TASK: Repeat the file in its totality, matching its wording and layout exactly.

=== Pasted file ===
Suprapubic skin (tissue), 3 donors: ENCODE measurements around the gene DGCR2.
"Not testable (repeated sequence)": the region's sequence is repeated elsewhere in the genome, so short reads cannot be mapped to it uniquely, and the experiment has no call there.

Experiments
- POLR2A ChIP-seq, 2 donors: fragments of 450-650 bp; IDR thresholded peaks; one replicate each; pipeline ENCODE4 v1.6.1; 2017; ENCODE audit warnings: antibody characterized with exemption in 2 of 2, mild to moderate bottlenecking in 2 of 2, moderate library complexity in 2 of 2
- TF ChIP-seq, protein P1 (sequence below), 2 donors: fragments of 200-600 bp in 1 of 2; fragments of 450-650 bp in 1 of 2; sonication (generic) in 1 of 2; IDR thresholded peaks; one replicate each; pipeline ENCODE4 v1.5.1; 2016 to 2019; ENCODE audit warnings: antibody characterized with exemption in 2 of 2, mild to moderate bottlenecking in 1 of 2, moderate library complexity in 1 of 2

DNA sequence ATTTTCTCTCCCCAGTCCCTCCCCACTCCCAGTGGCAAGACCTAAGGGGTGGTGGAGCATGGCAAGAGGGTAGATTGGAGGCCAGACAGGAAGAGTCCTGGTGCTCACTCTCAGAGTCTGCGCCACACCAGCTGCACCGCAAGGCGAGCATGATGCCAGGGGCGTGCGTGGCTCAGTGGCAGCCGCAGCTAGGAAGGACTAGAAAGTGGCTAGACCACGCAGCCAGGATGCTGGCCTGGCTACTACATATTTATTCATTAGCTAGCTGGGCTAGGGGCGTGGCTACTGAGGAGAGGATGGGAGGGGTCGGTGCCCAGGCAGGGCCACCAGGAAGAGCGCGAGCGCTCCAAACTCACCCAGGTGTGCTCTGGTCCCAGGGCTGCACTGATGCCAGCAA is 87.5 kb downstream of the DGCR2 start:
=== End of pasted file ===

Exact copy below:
Suprapubic skin (tissue), 3 donors: ENCODE measurements around the gene DGCR2.
"Not testable (repeated sequence)": the region's sequence is repeated elsewhere in the genome, so short reads cannot be mapped to it uniquely, and the experiment has no call there.

Experiments
- POLR2A ChIP-seq, 2 donors: fragments of 450-650 bp; IDR thresholded peaks; one replicate each; pipeline ENCODE4 v1.6.1; 2017; ENCODE audit warnings: antibody characterized with exemption in 2 of 2, mild to moderate bottlenecking in 2 of 2, moderate library complexity in 2 of 2
- TF ChIP-seq, protein P1 (sequence below), 2 donors: fragments of 200-600 bp in 1 of 2; fragments of 450-650 bp in 1 of 2; sonication (generic) in 1 of 2; IDR thresholded peaks; one replicate each; pipeline ENCODE4 v1.5.1; 2016 to 2019; ENCODE audit warnings: antibody characterized with exemption in 2 of 2, mild to moderate bottlenecking in 1 of 2, moderate library complexity in 1 of 2

DNA sequence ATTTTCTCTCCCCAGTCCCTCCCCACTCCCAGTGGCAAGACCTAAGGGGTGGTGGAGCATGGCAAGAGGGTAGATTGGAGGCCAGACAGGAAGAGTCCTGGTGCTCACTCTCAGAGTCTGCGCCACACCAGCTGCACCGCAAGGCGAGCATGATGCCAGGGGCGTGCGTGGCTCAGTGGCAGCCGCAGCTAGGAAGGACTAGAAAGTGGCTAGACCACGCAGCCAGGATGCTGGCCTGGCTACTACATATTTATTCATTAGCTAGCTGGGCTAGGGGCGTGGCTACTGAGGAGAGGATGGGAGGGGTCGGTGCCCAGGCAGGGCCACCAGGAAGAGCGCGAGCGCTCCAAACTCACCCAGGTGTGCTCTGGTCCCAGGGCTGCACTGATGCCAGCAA is 87.5 kb downstream of the DGCR2 start: